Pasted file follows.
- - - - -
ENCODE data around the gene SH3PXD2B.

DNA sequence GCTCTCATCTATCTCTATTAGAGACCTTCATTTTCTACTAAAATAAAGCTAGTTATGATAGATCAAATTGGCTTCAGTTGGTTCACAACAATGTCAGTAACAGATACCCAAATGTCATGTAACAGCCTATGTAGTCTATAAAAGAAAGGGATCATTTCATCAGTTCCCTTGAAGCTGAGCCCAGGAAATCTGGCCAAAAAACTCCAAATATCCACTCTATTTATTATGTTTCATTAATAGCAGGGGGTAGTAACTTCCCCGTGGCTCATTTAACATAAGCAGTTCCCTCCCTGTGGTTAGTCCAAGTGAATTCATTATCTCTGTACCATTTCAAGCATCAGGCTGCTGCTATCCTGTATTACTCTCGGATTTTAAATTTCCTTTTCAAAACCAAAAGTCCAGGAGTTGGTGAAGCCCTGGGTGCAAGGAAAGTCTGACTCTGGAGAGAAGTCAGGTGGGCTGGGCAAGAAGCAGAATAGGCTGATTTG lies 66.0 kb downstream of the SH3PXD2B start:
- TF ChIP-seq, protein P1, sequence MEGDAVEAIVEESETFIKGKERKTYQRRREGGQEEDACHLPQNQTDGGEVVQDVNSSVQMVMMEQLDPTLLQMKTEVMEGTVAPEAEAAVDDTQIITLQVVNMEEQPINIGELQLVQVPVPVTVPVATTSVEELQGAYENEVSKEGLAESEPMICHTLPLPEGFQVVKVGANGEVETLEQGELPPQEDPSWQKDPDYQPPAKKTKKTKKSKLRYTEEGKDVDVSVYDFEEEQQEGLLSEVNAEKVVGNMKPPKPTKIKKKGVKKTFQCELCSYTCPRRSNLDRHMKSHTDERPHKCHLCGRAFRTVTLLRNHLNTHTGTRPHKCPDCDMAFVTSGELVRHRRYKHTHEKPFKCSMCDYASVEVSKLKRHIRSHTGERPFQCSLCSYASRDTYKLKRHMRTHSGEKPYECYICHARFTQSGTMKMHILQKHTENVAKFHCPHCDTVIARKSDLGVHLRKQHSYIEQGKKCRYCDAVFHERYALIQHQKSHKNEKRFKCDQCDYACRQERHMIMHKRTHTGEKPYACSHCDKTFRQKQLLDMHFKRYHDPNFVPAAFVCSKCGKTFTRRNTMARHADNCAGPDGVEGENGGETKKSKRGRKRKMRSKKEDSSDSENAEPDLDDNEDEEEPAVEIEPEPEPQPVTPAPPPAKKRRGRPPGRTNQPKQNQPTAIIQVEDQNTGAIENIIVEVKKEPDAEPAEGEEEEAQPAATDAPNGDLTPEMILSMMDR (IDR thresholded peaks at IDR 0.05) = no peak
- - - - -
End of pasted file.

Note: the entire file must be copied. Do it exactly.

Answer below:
ENCODE data around the gene SH3PXD2B.

DNA sequence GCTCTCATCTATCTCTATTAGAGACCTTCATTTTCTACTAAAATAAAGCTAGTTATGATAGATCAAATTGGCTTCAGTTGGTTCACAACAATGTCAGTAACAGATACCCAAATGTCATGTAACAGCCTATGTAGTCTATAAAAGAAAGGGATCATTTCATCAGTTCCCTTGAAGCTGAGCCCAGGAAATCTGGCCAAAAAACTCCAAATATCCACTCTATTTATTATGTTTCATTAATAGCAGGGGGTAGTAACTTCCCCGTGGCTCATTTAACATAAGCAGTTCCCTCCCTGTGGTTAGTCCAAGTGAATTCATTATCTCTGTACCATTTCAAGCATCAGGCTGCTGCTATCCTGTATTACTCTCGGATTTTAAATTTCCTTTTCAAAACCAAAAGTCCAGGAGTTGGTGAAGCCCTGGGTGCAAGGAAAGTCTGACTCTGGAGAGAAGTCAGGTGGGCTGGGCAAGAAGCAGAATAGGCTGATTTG lies 66.0 kb downstream of the SH3PXD2B start:
- TF ChIP-seq, protein P1, sequence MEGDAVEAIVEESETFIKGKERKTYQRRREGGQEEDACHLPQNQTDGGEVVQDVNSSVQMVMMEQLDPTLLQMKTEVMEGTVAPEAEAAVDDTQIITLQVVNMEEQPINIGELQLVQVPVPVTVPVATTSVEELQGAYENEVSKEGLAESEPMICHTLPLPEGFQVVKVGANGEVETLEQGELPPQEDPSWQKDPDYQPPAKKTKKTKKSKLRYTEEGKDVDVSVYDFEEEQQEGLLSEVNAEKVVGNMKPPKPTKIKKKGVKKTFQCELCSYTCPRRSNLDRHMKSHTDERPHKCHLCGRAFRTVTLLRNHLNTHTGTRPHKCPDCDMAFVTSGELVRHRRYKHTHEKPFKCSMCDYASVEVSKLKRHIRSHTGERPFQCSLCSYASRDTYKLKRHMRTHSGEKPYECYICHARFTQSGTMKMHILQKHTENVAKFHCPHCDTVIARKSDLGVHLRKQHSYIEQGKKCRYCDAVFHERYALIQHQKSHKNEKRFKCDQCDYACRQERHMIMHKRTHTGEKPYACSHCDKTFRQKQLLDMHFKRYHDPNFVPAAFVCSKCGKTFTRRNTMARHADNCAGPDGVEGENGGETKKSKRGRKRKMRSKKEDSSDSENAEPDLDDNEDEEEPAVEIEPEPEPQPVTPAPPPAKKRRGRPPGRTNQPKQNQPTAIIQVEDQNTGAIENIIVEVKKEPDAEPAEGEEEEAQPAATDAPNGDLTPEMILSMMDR (IDR thresholded peaks at IDR 0.05) = no peak